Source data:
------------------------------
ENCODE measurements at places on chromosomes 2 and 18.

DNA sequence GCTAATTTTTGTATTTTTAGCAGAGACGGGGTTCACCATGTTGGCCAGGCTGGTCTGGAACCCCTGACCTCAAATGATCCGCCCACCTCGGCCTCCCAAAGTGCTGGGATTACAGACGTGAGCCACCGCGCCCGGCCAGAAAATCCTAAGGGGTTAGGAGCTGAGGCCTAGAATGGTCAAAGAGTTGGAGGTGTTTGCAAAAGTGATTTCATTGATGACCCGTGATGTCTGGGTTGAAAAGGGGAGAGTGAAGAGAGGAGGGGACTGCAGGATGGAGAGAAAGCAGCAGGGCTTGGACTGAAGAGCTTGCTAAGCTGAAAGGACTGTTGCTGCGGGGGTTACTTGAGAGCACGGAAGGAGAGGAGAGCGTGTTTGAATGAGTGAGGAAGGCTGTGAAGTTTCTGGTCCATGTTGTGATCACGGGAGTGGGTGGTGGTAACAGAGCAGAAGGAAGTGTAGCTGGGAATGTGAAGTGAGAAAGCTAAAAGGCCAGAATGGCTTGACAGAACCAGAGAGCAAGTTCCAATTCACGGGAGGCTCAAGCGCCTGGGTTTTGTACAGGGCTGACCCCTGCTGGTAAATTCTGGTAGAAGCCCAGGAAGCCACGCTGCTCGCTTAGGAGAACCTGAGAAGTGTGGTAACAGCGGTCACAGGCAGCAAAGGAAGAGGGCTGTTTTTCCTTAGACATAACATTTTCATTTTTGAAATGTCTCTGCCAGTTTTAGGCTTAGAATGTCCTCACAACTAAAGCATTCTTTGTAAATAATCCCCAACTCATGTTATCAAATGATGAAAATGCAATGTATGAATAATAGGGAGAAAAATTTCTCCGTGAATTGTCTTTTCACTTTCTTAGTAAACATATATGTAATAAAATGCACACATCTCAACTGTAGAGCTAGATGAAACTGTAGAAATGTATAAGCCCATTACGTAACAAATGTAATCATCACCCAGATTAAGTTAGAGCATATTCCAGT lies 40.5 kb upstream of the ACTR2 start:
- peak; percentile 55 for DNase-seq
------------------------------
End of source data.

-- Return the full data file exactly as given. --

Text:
ENCODE measurements at places on chromosomes 2 and 18.

DNA sequence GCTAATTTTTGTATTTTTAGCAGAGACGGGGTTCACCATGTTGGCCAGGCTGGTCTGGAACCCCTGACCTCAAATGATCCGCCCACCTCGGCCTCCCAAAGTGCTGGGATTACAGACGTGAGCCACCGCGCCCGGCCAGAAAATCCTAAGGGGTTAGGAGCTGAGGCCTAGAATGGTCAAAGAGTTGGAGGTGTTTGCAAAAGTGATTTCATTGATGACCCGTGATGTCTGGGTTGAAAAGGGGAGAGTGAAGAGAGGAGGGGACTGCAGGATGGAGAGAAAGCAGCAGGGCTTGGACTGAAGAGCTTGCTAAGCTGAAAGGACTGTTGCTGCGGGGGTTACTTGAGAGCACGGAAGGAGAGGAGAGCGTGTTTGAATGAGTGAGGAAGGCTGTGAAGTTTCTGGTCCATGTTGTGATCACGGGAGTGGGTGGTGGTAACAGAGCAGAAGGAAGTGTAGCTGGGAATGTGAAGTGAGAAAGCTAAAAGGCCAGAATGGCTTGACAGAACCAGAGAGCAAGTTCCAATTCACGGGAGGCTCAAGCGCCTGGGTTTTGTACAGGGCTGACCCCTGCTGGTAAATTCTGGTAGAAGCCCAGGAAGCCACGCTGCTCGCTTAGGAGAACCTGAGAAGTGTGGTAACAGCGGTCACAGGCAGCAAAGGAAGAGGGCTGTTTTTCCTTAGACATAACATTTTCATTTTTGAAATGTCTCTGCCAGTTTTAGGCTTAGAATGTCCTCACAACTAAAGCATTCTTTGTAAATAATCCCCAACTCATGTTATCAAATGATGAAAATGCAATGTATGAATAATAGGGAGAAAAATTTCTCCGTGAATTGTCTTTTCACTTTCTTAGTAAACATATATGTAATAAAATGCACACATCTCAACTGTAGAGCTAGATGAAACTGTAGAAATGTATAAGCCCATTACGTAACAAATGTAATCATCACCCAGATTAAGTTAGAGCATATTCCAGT lies 40.5 kb upstream of the ACTR2 start:
- peak; percentile 55 for DNase-seq